The test chamber 80 illustrated in FIG. 4 represents only one embodiment for positioning or supporting test agents 95 in a predetermined locations and is not intended to be limiting. Other structures may also be used as would be known by those skilled in the art. In one embodiment, test chamber 80 is integral to the specimen container and the collection chamber (i.e., it is formed at least partially of walls of those structures). In another embodiment, test chamber 80 may be a cassette which may be inserted into the region between a wall of the collection chamber and a wall of the specimen cup.

The apparatuses and methods of the present invention may be used to perform a number of tests and/or a number of test methodologies. In one embodiment of the invention, a method or apparatus according to the invention includes test structures for performing one or more tests for a single analyte. For example, such a device or method may include at least one test strip for detecting a drug of abuse. In another embodiment, a method or apparatus according to the invention includes test structures for performing multiple tests for multiple analytes. For example, such a device or method may include at least two test strips, preferably about five or six test strips, with each test strip testing for a different analyte. For example, such a device or method may test for the presence of THC, cocaine or its metabolites, PCP, a barbiturate, and an opiate. The device or method also may test for, e.g., amphetamines or benzothiazapines.

In accordance with the invention, to promote or permit fluid communication between the isolation chamber 65 and the test chamber 80, a fluid releasing element 100 is provided that opens the isolation chamber 65 and releases fluid from the isolation chamber 65 allowing the fluid to be directed to the test chamber 80. In addition, the fluid releasing element 100 seals the isolation chamber 65 from the collecting chamber concurrently with releasing the fluid from the isolation chamber 65 (as illustrated in FIG. 2). As described above, the isolation chamber 65 may include a frangible bottom wall 75. In accordance with a preferred embodiment, the fluid releasing element 100 penetrates or breaks the frangible bottom wall 75. Thus, fluid releasing element 100 may include a penetrating portion at one end which preferably is in the form of a spike 102. Other suitable penetrating members include a plunger, a plug, or any like device. For example, see plug 140 described below in connection with FIGS. 9-11.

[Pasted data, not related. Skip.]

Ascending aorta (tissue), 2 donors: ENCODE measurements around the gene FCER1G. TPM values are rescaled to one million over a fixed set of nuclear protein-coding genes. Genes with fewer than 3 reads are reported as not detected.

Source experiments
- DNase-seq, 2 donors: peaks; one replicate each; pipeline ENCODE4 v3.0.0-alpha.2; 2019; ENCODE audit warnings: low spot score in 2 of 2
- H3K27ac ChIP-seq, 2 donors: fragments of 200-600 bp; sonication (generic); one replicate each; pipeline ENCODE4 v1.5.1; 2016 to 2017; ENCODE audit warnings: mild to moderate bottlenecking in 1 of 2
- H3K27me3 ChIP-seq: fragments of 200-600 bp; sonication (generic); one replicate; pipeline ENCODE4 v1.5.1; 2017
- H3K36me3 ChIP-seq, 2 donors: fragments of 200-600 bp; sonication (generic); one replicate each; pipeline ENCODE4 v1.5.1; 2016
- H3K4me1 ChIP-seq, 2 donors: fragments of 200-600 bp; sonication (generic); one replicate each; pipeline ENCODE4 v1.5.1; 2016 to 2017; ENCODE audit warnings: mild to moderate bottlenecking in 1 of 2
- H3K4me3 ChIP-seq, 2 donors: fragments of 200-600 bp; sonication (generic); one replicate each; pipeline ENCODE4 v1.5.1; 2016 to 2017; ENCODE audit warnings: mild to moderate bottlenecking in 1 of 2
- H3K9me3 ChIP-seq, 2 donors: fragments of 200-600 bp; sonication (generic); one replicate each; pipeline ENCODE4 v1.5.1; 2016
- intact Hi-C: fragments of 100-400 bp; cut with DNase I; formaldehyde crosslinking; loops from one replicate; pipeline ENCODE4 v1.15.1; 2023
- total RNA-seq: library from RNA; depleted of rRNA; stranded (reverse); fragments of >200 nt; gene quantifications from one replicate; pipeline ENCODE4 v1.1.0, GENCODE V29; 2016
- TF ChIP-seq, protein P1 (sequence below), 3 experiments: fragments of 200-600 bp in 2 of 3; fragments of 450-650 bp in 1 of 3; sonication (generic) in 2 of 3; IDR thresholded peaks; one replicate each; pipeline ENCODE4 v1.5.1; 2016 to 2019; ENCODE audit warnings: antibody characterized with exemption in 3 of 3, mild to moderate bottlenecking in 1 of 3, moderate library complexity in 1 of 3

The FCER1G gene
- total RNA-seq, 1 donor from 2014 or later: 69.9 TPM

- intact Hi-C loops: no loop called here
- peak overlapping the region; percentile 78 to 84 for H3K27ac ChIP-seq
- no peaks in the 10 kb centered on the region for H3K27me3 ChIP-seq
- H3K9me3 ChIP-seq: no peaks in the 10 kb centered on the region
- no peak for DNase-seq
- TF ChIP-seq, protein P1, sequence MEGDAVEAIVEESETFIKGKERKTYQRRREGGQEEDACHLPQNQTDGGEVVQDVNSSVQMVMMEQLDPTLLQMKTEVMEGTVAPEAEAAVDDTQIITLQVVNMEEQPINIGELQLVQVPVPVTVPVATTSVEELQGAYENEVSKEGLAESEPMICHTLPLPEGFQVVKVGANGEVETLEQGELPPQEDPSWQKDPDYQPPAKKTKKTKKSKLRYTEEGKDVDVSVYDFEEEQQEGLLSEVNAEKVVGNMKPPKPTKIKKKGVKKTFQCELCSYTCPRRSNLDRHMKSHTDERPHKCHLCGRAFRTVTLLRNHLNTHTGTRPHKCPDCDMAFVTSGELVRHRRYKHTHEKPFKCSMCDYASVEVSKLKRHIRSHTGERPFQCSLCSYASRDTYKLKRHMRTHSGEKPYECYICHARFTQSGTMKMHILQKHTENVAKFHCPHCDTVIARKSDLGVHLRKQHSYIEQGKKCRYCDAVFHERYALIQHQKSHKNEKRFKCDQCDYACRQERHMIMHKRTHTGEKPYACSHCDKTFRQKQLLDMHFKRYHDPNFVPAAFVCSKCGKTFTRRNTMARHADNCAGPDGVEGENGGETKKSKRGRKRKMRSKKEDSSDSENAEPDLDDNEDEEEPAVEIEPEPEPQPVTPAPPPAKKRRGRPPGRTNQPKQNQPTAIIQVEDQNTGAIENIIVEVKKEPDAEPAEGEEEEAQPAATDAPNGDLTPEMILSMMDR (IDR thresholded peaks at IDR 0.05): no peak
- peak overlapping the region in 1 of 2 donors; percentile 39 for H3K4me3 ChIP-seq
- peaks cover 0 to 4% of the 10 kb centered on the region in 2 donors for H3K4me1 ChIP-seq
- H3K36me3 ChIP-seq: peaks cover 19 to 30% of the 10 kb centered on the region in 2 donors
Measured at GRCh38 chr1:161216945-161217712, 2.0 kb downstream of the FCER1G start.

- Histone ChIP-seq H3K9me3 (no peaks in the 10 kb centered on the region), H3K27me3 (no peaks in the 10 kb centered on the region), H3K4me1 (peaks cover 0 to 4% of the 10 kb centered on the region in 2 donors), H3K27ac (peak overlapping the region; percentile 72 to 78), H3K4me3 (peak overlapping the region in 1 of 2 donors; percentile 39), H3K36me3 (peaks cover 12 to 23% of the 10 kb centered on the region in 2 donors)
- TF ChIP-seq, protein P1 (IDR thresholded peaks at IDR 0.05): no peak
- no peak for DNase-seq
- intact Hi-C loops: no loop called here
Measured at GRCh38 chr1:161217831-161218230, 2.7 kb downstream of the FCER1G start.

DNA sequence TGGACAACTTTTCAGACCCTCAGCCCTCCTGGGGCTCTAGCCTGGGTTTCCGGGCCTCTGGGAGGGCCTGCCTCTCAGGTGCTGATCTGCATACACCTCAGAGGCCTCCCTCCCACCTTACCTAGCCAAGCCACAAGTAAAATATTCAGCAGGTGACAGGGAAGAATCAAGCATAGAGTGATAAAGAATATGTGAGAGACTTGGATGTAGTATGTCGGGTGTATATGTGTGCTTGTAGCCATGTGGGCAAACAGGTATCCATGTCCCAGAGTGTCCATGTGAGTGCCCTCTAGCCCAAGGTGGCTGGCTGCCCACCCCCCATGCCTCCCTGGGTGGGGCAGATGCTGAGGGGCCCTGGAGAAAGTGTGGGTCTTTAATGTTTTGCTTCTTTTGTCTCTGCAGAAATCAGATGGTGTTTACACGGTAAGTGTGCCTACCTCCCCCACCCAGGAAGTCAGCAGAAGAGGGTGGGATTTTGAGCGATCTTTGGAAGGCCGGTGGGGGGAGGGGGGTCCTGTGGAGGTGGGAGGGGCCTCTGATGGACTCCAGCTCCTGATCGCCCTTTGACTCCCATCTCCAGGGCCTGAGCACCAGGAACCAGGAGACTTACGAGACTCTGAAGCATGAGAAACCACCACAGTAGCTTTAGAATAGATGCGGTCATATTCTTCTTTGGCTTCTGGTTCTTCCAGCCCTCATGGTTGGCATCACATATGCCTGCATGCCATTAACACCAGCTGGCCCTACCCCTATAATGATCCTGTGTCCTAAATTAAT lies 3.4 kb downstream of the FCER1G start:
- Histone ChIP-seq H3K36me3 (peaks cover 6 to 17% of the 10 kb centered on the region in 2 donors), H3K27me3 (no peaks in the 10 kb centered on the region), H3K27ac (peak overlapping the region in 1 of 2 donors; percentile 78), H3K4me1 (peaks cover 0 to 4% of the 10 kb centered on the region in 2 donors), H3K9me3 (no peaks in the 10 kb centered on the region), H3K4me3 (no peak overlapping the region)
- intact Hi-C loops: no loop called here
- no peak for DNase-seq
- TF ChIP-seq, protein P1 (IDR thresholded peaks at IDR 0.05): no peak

Alternatively, the fluid releasing element may be any structure the movement of which permits fluid to flow into the isolation chamber or the test chamber. As described in more detail below, the fluid releasing element may be any shape, and is preferably shaped to conform to the channel or shape of the isolation chamber. For example, in an open, unactivated, or first position, illustratively shown in FIG. 1, the fluid releasing element permits fluid to flow in and around its base or lower end. In its closed, activated, or second position, illustratively shown in FIG. 2, the fluid releasing element opens communication between the fluid and the test chamber. At the same time, the shape of a portion 105 of the fluid releasing element 100, in conjunction with the one or more portions of the isolation chamber, seals the isolation chamber from the collection chamber.